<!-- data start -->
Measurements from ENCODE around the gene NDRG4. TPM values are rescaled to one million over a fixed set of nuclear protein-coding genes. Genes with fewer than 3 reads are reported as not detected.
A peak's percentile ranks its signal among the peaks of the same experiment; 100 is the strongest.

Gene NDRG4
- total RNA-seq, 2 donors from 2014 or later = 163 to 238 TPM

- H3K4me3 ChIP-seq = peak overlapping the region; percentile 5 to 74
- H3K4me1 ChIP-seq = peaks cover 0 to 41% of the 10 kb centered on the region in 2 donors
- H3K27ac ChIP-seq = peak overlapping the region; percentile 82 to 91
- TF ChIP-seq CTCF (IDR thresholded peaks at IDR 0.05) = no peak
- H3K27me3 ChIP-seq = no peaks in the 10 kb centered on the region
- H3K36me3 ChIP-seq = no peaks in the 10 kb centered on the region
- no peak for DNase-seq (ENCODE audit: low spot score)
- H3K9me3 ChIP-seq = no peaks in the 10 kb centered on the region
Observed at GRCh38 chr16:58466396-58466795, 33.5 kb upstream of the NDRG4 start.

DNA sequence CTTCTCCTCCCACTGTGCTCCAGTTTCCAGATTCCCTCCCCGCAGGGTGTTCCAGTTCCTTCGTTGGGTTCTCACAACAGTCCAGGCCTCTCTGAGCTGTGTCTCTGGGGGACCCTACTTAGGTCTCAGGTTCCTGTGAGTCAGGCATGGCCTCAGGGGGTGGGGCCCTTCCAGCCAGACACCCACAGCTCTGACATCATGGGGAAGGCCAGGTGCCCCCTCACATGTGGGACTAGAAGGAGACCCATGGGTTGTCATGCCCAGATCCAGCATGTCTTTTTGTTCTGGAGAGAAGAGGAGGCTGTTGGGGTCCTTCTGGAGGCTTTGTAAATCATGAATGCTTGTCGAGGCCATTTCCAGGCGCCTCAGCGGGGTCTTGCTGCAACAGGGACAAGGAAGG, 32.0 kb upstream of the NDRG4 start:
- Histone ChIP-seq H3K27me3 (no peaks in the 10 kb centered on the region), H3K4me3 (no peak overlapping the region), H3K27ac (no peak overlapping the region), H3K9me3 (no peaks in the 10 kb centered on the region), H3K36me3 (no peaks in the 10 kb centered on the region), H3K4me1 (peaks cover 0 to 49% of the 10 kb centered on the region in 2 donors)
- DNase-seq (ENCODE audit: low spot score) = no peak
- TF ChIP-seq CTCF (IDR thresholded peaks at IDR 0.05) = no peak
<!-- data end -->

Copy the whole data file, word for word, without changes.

Measurements from ENCODE around the gene NDRG4. TPM values are rescaled to one million over a fixed set of nuclear protein-coding genes. Genes with fewer than 3 reads are reported as not detected.
A peak's percentile ranks its signal among the peaks of the same experiment; 100 is the strongest.

Gene NDRG4
- total RNA-seq, 2 donors from 2014 or later = 163 to 238 TPM

- H3K4me3 ChIP-seq = peak overlapping the region; percentile 5 to 74
- H3K4me1 ChIP-seq = peaks cover 0 to 41% of the 10 kb centered on the region in 2 donors
- H3K27ac ChIP-seq = peak overlapping the region; percentile 82 to 91
- TF ChIP-seq CTCF (IDR thresholded peaks at IDR 0.05) = no peak
- H3K27me3 ChIP-seq = no peaks in the 10 kb centered on the region
- H3K36me3 ChIP-seq = no peaks in the 10 kb centered on the region
- no peak for DNase-seq (ENCODE audit: low spot score)
- H3K9me3 ChIP-seq = no peaks in the 10 kb centered on the region
Observed at GRCh38 chr16:58466396-58466795, 33.5 kb upstream of the NDRG4 start.

DNA sequence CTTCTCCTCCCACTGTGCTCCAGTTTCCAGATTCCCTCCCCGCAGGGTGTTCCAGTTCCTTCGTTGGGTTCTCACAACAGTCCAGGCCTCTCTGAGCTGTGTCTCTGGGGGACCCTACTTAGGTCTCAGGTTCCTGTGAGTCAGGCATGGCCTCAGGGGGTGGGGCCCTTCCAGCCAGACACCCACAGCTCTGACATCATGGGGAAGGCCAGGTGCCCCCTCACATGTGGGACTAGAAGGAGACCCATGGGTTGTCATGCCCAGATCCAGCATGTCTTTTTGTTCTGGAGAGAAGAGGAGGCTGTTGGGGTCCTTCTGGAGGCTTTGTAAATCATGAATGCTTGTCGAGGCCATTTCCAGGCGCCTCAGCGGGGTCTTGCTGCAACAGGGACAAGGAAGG, 32.0 kb upstream of the NDRG4 start:
- Histone ChIP-seq H3K27me3 (no peaks in the 10 kb centered on the region), H3K4me3 (no peak overlapping the region), H3K27ac (no peak overlapping the region), H3K9me3 (no peaks in the 10 kb centered on the region), H3K36me3 (no peaks in the 10 kb centered on the region), H3K4me1 (peaks cover 0 to 49% of the 10 kb centered on the region in 2 donors)
- DNase-seq (ENCODE audit: low spot score) = no peak
- TF ChIP-seq CTCF (IDR thresholded peaks at IDR 0.05) = no peak